Pros: Stylish design, good set of controls, quality output, and a reasonable price makes the F610 zoom a decent buy. The movie mode is decent, rather than just a novelty extra.
Cons: Thanks to its smooth surface, it can be a little slippery to handle, and the screen is reflective in bright conditions. Only ships with 16MB of storage – more space costs extra.
The FinePix F610 is the latest incarnation of Fuji’s line of flat, square compact cameras, which manages to combine a minimalist stainless steel look with excellent performance. When you switch it off, the lens retracts completely and there are no protruding parts, so it’s easy to carry in a pocket without worrying about breaking it. The triple-decked status lamp on the front is attractive too, glowing electric blue when the battery is charging or the self-timer is counting down.
The smooth shape is a little too slippery though, despite the tiny ridges at the back and front that are supposed to assist grip. The preview monitor doesn’t tilt either, and its highly reflective surface is a problem in bright conditions. Fortunately, the optical viewfinder is clear, so you can use that in most circumstances and steady the camera in the conventional position against your face.
FinePix F610 uses the latest Fuji Super-CCD HR sensor (used in the long-zoom F7000), which gives a high-resolution considering the reasonable price. It captures a true 6.63 million pixels, a significant improvement on last year’s F601, which featured just 3.1mp. Super-CCD sensor cells are arranged in a staggered pattern that allows them to output more pixels than they actually capture, achieving more detail. In this case there’s an option to output 12.3mp (4,048-x-3,040 pixels) as well as 6.3mp (2,848-x-2,146). Although the actual detail only increases a small amount, it makes a difference.
The zoom lens is equivalent to 35-105mm with a maximum aperture of f/2.8 at the wide end, or f/4.9 for the telephoto. The aperture can be manually controlled in 1/3 stop steps. The pop-up flash is a bit weedy – unlike many competitors there’s no way to fit a separate external flashgun to boost the light output.
The control set looks good, and works well. Apart from the shutter button on top, everything is arranged on the back next to the twin monitors. The main function selector wheel at the top is semi-recessed and the lettering is a bit small, though you get a repeated readout on the main screen too. It lets you switch between auto, manual, movie and pre-set scene modes. Confusingly, you have to pre-select the scene you actually want on the status monitor. The choice is between Portrait, Sports, Landscape, and Night Scene.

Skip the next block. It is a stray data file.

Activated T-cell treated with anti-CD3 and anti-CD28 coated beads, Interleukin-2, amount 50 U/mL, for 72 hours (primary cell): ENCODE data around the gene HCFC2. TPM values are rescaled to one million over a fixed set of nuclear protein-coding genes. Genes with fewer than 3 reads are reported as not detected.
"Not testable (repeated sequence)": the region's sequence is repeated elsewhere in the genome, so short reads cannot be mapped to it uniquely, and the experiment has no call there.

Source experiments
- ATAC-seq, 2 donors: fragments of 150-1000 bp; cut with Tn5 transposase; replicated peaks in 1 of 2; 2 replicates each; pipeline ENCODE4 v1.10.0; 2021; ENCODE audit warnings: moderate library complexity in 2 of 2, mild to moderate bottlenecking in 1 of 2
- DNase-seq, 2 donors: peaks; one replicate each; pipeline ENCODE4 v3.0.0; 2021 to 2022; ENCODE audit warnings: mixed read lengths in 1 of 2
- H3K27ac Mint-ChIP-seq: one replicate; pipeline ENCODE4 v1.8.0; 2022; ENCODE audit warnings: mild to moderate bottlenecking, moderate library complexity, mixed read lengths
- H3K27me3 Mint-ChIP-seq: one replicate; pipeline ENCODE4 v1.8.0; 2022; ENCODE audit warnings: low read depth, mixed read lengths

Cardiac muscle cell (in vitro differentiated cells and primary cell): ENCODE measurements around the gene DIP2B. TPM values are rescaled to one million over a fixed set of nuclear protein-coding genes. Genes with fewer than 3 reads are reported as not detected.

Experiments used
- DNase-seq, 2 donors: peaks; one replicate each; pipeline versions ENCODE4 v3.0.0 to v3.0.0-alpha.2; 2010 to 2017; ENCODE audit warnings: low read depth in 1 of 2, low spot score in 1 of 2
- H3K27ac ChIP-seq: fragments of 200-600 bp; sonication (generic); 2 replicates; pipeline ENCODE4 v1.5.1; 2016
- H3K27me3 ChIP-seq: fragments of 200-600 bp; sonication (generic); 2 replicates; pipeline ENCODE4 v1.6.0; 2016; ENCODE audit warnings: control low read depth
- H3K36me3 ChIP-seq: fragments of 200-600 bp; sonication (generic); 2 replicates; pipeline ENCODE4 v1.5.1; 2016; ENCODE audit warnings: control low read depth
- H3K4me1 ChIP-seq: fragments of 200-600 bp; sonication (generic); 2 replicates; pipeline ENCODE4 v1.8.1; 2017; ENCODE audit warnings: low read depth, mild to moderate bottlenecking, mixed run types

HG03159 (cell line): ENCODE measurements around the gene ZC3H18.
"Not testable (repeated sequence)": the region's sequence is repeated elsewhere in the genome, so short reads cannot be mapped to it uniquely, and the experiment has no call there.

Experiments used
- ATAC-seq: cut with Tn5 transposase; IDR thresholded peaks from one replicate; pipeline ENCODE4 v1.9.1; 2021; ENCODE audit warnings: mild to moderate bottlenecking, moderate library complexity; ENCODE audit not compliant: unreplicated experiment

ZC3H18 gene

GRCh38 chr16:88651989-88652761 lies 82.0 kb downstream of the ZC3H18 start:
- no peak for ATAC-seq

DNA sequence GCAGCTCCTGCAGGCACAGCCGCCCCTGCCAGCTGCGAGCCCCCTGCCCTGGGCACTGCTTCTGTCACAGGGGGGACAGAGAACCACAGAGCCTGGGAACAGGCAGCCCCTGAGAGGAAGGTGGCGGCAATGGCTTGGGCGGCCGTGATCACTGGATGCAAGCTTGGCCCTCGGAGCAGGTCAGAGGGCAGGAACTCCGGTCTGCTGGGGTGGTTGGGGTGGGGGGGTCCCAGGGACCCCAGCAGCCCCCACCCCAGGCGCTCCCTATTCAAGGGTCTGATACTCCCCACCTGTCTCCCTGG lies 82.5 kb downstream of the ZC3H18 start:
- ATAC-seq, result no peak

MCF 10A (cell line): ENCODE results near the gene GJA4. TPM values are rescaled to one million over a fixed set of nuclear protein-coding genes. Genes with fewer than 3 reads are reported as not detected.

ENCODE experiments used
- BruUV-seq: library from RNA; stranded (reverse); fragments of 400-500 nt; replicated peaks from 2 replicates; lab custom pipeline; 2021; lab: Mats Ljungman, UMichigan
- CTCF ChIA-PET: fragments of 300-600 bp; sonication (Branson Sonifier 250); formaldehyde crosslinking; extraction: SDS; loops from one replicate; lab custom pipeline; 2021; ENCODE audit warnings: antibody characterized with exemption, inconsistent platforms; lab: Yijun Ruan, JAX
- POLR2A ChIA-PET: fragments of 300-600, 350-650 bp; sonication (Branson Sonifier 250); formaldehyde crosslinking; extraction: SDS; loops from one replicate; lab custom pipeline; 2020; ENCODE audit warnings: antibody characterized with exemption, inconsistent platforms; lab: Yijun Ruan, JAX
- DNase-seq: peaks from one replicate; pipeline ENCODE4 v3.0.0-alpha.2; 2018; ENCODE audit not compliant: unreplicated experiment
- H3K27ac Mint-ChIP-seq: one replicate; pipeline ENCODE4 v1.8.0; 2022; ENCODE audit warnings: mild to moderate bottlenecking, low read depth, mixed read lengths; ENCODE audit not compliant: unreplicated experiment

The main monitor is a 1.8-inch colour LCD that’s excellent apart from the reflectance. Below that is a little glowing blue LCD status monitor with contextual control icons that are selected from the four buttons on the camera body below them. For still imaging you get a choice of auto or manual autofocus point, macro focus, flash on/off/redeye and, for ‘manual’ exposure, aperture or shutter priority, and a programmed automatic option.
Fuji’s user interface works well on the whole, though the additional ‘F’ Photomode button seems somewhat superfluous. It lets you select normal or high saturation colour, or black-&-white, plus the ISO sensitivity (160 to 800) or the file size in megapixels (one, two, three, six, or 12). The high saturation mode makes colours more vivid, but at the expense of subtlety of tone.
The movie mode works surprisingly well, with a choice of 320 or 640 lines and smooth 30fps, recording QuickTime files. There’s a microphone, and playback in the camera. You can pre-set the zoom level, but can’t alter it while shooting. Full resolution images can be captured at 3.5fps for up to five frames.
This camera takes the little xD-Picture cards, which are currently available with up to 512MB, though Fuji only supplies a 16MB example.
The camera ships with a docking station that combines a mains adaptor for battery charging with a USB/video port for downloading. Alternatively, you can plug the power (but not the USB) cable into the side of the camera body. The FinePix Viewer previewing and downloading software, as with most cameras, is simplistic, and there’s no editing facilities.
Most important, though, is the image quality, and the FinePix F610 Zoom compares well with more conventionally shaped models, provided you can hold the camera still enough to prevent blur. Unlike many rivals, there’s practically no fringing around fine details. The F610 is an odd mix of functionality and style, but on the whole it works.